Nasa’s Nuclear Spectroscopic Telescope Array (NuSTAR), which will detect X-rays from objects ranging from our Sun to giant black holes billions of light-years away, is scheduled to launch on March 14 from an aircraft operating out of Kwajalein Atoll in the Marshall Islands. The craft’s advanced telescope consists of two sets of 133 concentric shells of mirrors, which were shaped from flexible glass similar to that found in laptop screens. Because X-rays require large focusing distances, the telescope is equipped with a 10-metre mast, which will unfold a week after launch.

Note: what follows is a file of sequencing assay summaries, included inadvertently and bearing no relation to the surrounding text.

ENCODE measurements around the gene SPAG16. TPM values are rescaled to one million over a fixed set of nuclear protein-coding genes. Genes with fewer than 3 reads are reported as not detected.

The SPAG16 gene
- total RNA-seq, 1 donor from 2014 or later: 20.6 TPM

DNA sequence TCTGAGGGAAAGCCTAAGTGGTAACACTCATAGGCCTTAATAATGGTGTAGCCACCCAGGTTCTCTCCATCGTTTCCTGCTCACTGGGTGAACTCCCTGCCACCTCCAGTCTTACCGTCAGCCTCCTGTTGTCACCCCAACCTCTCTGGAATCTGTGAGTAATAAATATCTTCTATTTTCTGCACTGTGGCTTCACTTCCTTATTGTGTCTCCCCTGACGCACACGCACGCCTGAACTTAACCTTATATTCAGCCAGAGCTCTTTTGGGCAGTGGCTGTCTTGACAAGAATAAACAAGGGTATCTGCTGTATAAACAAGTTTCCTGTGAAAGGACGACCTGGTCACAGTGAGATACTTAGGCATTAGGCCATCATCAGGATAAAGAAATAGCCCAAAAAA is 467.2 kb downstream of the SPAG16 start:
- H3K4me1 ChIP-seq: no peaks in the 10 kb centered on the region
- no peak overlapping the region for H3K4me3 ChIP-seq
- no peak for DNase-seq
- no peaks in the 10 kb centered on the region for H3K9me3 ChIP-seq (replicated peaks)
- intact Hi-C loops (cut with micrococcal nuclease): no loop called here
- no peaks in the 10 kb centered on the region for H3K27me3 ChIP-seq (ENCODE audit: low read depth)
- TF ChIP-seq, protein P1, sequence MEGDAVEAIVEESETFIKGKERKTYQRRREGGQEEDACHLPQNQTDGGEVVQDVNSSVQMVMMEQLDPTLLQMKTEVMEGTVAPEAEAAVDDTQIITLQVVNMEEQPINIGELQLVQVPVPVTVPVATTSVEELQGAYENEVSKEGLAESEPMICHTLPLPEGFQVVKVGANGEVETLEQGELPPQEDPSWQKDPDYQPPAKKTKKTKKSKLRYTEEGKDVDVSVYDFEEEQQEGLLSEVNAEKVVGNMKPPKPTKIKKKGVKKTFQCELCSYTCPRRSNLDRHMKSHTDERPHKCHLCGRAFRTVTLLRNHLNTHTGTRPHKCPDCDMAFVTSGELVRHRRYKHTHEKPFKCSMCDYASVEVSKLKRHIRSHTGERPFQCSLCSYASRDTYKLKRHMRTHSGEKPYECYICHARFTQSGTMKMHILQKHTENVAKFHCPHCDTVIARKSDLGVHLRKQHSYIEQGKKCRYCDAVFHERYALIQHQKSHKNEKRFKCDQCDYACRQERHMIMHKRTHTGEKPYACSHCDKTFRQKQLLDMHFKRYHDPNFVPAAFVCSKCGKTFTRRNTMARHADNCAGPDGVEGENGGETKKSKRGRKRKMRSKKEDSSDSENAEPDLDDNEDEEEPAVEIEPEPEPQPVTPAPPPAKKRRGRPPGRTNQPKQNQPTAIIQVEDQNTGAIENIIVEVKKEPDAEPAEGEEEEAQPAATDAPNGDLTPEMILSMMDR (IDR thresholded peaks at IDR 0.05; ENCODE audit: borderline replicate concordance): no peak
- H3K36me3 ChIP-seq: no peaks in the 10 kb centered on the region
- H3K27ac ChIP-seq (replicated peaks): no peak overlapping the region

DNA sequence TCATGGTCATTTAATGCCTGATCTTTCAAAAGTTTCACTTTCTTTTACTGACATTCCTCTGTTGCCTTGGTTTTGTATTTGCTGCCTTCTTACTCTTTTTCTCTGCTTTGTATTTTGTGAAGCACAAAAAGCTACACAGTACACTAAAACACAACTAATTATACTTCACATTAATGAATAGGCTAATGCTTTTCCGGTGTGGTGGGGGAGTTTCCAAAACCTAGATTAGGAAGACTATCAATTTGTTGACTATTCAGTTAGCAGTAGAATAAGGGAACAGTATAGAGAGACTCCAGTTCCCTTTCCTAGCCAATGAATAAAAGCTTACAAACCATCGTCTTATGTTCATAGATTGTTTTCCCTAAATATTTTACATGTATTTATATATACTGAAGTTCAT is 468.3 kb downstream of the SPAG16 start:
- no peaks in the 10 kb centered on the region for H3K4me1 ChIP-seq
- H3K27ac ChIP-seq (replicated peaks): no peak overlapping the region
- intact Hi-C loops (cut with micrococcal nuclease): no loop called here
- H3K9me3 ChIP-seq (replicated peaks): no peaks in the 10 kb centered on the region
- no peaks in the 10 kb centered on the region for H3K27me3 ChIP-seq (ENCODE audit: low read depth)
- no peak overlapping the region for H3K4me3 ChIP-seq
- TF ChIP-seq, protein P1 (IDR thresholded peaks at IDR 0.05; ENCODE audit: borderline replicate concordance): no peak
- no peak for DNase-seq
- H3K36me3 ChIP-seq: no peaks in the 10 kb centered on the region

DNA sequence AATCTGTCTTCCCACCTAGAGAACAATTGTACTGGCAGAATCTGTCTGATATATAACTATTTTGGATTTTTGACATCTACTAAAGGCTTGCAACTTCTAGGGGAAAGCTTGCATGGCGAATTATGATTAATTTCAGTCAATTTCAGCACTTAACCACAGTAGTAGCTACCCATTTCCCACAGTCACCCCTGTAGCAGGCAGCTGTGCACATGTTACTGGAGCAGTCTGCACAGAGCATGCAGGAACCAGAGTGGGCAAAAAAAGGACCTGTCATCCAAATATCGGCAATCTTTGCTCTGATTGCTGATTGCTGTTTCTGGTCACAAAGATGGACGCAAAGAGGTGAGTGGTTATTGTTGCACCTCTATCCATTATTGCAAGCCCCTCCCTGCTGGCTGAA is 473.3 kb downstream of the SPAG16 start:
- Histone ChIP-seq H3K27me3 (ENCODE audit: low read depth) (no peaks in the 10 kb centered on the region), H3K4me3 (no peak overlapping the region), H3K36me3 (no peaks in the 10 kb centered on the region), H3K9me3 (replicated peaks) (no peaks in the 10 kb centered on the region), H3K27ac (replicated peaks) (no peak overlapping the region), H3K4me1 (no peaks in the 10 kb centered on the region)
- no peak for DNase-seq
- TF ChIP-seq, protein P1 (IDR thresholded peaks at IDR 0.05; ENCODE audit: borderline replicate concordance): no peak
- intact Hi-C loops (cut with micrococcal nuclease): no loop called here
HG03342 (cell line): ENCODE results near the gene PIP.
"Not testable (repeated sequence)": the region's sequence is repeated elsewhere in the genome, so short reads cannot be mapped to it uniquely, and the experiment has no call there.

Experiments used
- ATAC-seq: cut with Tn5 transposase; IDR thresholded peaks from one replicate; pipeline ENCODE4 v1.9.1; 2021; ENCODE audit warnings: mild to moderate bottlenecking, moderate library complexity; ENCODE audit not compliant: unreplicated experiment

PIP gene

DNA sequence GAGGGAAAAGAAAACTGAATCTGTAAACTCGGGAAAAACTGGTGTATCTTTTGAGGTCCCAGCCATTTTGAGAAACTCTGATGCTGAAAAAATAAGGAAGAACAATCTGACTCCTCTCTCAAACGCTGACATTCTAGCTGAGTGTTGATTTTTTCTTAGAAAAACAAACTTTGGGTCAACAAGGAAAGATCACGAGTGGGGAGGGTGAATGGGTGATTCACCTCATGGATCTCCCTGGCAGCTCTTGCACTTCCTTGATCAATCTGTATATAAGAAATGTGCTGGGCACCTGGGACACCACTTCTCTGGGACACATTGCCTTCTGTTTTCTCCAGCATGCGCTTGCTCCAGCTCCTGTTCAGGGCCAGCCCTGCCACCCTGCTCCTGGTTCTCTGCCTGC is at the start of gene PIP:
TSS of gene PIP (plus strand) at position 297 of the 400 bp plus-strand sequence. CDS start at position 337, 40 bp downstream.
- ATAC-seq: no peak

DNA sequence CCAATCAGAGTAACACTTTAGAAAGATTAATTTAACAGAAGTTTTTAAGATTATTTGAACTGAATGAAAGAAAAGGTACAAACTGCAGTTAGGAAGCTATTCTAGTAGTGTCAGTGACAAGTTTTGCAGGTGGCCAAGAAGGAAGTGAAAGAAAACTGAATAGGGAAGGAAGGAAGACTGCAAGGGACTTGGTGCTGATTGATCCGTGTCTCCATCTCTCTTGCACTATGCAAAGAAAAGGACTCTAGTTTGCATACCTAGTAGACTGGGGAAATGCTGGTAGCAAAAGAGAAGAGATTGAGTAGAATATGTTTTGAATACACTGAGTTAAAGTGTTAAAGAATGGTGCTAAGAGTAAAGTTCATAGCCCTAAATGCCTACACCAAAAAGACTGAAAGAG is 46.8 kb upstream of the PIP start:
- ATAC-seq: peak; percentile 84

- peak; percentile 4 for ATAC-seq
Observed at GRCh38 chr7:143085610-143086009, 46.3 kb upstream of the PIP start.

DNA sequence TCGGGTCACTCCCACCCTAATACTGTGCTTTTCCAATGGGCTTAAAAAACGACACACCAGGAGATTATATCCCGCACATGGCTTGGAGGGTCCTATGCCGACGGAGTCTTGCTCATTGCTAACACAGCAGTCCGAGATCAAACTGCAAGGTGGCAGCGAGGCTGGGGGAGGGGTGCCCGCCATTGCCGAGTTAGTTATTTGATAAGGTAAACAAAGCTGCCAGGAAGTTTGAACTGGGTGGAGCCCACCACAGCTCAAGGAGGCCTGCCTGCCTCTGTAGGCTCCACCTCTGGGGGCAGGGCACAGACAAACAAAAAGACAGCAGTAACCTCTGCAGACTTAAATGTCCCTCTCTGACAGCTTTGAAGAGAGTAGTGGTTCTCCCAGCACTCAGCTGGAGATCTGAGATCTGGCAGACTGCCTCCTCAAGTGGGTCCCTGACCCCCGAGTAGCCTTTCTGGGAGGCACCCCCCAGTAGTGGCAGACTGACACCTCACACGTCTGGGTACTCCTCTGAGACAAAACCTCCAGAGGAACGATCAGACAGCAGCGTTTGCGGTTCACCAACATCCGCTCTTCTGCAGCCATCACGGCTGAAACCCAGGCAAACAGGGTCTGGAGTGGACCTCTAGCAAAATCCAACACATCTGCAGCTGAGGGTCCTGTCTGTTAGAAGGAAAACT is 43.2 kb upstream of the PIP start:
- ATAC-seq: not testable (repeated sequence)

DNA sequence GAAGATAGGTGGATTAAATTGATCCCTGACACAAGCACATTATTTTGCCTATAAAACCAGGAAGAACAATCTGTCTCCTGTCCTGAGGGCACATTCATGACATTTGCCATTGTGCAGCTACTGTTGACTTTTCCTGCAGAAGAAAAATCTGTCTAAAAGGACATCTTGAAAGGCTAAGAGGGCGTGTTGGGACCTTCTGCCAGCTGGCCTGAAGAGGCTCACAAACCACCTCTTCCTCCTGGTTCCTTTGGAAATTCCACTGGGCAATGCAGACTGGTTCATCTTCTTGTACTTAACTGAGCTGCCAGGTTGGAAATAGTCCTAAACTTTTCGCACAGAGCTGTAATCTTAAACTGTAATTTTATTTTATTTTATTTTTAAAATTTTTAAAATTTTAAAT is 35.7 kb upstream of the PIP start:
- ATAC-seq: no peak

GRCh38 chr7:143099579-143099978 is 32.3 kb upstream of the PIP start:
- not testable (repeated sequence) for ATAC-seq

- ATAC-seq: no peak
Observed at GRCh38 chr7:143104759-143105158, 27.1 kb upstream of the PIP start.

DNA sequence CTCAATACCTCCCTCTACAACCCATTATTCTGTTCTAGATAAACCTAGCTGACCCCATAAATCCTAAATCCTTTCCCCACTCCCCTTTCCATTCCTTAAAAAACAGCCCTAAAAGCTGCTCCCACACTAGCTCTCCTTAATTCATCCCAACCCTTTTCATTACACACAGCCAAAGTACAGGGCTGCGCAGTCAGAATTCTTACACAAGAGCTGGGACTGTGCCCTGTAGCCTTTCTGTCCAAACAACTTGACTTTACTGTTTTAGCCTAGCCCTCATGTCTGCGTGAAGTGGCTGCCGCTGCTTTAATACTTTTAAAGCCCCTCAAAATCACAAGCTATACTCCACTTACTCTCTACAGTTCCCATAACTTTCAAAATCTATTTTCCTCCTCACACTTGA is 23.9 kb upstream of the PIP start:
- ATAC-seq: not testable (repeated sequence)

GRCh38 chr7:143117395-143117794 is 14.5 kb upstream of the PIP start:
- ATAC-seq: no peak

NuSTAR is the first Nasa mission to focus X-rays in the high-energy range, creating the most detailed images ever taken in this slice of the electromagnetic spectrum.
During its two-year primary mission, NuSTAR will survey black holes, map supernova remnants and study particle jets travelling away from black holes at nearly the speed of light. It will also probe the Sun, looking for microfl ares – theorised to be on the surface – that could explain how the Sun’s million-degree corona, or atmosphere, is heated. Even more interestingly, it will test a theory of dark matter, the mysterious substance making up about one-quarter of our Universe, by searching the Sun for evidence of a hypothesised dark matter particle.